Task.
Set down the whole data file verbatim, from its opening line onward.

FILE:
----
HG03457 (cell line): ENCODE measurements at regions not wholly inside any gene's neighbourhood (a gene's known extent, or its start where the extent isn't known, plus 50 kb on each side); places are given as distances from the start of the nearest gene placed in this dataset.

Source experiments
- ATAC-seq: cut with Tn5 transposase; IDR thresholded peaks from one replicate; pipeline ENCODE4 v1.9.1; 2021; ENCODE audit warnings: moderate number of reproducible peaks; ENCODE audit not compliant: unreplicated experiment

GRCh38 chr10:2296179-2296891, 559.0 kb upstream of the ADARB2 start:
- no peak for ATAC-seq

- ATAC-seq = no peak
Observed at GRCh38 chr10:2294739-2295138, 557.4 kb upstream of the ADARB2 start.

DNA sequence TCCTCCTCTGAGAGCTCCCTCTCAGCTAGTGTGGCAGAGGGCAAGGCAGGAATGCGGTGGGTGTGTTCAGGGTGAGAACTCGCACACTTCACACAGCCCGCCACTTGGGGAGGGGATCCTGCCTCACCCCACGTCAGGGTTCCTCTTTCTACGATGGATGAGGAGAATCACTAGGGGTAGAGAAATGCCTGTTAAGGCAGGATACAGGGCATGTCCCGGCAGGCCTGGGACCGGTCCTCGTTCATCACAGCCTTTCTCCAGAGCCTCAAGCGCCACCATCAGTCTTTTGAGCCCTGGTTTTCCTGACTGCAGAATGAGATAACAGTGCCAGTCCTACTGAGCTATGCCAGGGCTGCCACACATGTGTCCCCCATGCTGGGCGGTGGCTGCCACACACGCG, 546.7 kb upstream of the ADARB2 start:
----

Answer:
HG03457 (cell line): ENCODE measurements at regions not wholly inside any gene's neighbourhood (a gene's known extent, or its start where the extent isn't known, plus 50 kb on each side); places are given as distances from the start of the nearest gene placed in this dataset.

Source experiments
- ATAC-seq: cut with Tn5 transposase; IDR thresholded peaks from one replicate; pipeline ENCODE4 v1.9.1; 2021; ENCODE audit warnings: moderate number of reproducible peaks; ENCODE audit not compliant: unreplicated experiment

GRCh38 chr10:2296179-2296891, 559.0 kb upstream of the ADARB2 start:
- no peak for ATAC-seq

- ATAC-seq = no peak
Observed at GRCh38 chr10:2294739-2295138, 557.4 kb upstream of the ADARB2 start.

DNA sequence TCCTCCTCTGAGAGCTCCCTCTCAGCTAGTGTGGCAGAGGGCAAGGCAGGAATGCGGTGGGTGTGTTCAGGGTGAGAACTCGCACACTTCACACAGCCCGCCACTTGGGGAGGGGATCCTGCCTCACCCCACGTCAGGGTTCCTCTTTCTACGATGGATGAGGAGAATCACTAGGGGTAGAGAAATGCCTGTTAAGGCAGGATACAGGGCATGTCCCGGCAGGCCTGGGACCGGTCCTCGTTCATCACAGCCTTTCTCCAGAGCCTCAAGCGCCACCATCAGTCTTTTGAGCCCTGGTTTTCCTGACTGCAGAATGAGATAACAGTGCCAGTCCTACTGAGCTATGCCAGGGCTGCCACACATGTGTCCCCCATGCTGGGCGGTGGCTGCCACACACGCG, 546.7 kb upstream of the ADARB2 start: